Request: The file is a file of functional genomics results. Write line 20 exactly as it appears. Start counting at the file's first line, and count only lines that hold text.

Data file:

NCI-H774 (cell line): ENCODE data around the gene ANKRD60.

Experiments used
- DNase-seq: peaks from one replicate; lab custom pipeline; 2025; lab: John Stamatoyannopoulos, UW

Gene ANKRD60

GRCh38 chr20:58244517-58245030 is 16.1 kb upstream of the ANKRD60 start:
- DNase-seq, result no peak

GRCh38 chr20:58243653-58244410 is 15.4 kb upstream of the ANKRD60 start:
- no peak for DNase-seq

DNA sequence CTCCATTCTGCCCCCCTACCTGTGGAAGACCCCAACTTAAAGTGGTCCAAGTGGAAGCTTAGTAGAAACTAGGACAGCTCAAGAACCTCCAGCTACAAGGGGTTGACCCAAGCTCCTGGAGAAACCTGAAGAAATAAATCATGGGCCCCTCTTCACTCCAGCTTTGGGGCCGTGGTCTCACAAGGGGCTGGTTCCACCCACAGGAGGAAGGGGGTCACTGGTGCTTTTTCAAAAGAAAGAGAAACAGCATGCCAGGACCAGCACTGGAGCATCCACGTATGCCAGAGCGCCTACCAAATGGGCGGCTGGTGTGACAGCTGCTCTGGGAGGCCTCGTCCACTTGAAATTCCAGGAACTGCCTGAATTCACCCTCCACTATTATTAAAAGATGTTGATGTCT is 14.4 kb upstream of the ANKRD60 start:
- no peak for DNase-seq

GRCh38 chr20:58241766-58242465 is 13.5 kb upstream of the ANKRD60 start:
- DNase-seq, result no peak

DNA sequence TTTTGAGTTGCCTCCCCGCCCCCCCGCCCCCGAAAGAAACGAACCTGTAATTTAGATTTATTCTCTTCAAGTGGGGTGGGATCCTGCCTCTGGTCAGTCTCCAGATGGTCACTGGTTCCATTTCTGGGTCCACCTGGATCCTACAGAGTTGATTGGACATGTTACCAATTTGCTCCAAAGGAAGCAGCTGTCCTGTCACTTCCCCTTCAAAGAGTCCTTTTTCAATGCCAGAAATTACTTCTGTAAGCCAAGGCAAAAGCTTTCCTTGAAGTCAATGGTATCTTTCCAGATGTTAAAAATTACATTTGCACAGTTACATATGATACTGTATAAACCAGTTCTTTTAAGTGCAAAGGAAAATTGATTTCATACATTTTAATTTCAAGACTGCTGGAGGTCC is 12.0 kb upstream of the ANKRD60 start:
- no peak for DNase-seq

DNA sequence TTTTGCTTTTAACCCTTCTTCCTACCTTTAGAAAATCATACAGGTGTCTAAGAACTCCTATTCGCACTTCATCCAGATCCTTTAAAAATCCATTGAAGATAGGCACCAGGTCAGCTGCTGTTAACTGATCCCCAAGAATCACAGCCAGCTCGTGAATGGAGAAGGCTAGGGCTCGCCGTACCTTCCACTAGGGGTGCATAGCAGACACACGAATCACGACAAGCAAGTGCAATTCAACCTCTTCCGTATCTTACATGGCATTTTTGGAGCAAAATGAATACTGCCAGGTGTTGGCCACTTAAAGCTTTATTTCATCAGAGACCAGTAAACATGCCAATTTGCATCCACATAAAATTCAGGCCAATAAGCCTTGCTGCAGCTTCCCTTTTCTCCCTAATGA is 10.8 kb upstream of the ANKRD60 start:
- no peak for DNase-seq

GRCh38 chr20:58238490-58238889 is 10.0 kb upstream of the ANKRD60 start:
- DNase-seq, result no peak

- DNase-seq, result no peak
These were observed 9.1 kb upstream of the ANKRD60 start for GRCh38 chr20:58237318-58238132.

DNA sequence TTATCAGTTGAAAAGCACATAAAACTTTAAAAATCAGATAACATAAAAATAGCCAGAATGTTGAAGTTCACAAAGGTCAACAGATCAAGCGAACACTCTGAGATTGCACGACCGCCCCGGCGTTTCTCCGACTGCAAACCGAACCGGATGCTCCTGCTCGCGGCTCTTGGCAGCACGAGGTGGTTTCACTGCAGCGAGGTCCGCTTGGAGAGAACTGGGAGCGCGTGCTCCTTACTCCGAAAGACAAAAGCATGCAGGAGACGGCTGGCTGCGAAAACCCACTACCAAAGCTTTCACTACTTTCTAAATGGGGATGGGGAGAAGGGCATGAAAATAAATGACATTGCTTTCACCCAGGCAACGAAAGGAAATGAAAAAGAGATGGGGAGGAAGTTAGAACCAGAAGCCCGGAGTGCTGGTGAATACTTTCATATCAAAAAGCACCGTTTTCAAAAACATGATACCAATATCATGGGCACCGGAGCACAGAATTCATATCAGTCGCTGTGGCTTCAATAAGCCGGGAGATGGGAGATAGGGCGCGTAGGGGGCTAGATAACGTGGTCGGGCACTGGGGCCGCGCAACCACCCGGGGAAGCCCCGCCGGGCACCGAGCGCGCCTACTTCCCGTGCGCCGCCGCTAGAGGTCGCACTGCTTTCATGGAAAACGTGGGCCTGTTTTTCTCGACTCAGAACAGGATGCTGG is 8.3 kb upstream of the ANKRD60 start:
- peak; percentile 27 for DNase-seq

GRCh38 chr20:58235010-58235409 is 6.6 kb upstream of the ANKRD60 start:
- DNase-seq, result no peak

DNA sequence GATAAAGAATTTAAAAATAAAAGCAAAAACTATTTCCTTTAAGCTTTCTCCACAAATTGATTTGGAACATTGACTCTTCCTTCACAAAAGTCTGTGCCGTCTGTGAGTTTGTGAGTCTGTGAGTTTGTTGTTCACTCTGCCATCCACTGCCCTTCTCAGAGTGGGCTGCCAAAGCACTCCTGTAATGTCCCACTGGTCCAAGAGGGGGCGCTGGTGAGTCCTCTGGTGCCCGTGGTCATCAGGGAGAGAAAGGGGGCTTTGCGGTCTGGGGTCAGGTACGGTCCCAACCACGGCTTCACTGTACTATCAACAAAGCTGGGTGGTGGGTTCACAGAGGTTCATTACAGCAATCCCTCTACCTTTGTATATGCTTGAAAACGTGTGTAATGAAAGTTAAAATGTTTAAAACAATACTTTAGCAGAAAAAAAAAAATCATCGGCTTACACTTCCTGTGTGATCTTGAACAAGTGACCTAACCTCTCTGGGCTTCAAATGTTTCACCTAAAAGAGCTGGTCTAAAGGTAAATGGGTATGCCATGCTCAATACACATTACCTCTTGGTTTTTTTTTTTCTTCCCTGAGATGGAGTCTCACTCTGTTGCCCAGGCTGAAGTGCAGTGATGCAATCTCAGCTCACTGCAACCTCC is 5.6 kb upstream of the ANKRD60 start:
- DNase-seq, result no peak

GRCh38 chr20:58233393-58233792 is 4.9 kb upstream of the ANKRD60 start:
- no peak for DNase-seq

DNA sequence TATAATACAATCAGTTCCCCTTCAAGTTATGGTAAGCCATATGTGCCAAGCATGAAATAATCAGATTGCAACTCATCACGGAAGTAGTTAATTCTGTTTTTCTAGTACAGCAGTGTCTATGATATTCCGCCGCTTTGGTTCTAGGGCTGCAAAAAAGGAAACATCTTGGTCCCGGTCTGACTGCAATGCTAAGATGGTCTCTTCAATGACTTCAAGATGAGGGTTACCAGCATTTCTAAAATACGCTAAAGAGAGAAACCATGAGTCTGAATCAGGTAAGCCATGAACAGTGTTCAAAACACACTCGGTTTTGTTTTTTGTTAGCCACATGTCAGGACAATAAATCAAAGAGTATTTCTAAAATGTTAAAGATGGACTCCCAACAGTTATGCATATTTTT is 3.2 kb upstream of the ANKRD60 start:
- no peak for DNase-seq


These were observed 9.1 kb upstream of the ANKRD60 start for GRCh38 chr20:58237318-58238132.